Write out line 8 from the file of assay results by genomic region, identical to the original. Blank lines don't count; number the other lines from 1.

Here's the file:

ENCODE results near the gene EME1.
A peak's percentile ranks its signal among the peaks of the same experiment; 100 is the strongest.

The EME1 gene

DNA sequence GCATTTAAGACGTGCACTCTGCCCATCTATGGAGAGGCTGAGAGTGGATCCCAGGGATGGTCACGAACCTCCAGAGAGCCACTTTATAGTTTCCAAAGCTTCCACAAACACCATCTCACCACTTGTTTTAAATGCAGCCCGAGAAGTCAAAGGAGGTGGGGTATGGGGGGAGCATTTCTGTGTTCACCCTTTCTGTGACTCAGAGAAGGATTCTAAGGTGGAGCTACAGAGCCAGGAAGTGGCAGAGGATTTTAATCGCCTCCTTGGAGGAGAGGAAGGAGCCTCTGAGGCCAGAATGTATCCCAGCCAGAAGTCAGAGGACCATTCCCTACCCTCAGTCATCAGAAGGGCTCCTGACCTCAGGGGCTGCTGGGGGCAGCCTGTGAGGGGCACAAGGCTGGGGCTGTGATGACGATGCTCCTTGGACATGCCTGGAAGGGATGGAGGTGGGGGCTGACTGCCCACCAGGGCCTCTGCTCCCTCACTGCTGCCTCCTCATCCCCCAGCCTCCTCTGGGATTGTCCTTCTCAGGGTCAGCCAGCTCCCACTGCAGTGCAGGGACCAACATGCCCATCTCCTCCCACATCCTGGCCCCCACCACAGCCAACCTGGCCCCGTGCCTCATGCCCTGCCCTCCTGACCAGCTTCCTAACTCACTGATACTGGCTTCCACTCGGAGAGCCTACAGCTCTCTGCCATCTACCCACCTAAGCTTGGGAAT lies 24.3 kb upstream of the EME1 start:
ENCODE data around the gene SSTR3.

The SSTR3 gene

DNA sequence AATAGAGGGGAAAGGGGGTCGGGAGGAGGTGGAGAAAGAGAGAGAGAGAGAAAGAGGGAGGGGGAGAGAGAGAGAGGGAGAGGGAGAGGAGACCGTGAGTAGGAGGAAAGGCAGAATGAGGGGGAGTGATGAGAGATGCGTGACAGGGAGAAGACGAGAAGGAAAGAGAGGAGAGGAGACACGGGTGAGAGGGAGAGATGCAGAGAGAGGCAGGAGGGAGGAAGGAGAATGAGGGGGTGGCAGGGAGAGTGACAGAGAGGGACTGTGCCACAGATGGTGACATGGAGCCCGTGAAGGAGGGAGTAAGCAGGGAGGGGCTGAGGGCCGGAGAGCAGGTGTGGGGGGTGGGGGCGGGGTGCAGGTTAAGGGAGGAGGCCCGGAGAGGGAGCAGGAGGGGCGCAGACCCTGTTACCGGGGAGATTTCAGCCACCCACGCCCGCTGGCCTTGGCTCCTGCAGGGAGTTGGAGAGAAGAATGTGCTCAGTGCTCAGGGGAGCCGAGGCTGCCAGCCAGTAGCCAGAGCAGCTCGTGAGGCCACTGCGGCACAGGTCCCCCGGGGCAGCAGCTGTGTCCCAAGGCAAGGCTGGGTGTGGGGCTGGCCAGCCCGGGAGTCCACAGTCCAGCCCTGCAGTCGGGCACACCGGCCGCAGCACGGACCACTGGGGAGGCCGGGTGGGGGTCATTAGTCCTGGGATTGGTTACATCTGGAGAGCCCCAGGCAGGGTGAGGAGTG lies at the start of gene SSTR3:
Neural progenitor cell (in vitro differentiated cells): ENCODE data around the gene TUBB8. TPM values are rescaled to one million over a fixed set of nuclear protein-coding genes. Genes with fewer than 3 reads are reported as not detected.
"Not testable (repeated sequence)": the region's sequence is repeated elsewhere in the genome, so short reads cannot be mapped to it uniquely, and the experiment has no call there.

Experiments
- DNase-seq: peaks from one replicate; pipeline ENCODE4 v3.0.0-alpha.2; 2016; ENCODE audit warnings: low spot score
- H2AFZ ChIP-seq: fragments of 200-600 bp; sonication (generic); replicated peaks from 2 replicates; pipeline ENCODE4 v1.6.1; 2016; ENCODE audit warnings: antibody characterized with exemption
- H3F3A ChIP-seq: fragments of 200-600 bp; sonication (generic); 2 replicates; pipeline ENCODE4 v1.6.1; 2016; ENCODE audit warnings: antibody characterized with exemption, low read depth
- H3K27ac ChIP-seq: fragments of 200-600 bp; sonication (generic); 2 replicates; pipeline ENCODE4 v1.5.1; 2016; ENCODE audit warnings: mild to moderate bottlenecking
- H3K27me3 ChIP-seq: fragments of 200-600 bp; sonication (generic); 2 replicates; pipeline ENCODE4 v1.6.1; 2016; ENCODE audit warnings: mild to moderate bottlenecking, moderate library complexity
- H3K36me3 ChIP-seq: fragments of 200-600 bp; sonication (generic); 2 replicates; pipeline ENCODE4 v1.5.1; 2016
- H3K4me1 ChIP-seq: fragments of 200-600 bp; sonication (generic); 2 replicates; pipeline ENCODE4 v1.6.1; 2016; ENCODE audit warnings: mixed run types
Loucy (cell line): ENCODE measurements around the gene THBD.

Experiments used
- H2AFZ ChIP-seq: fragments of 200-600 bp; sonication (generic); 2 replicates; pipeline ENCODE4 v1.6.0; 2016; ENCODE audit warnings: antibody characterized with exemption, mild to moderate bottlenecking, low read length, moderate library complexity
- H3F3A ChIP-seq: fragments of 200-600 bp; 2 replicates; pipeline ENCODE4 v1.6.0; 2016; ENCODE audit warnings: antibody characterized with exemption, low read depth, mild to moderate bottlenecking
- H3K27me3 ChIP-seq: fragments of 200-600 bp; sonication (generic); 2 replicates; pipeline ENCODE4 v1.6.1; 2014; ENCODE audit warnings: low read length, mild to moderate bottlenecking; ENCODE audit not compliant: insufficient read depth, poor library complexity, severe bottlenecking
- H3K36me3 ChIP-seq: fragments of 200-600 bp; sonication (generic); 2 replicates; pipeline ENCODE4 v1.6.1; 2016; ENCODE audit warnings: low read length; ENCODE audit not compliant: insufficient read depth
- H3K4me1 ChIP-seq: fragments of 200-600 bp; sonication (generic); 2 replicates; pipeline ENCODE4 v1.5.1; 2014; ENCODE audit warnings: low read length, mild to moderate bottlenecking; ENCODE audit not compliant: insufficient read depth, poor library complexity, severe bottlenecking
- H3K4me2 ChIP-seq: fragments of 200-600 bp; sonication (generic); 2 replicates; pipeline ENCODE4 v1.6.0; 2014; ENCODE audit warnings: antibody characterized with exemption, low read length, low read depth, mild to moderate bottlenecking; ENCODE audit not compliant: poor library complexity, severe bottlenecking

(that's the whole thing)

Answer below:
Neural progenitor cell (in vitro differentiated cells): ENCODE data around the gene TUBB8. TPM values are rescaled to one million over a fixed set of nuclear protein-coding genes. Genes with fewer than 3 reads are reported as not detected.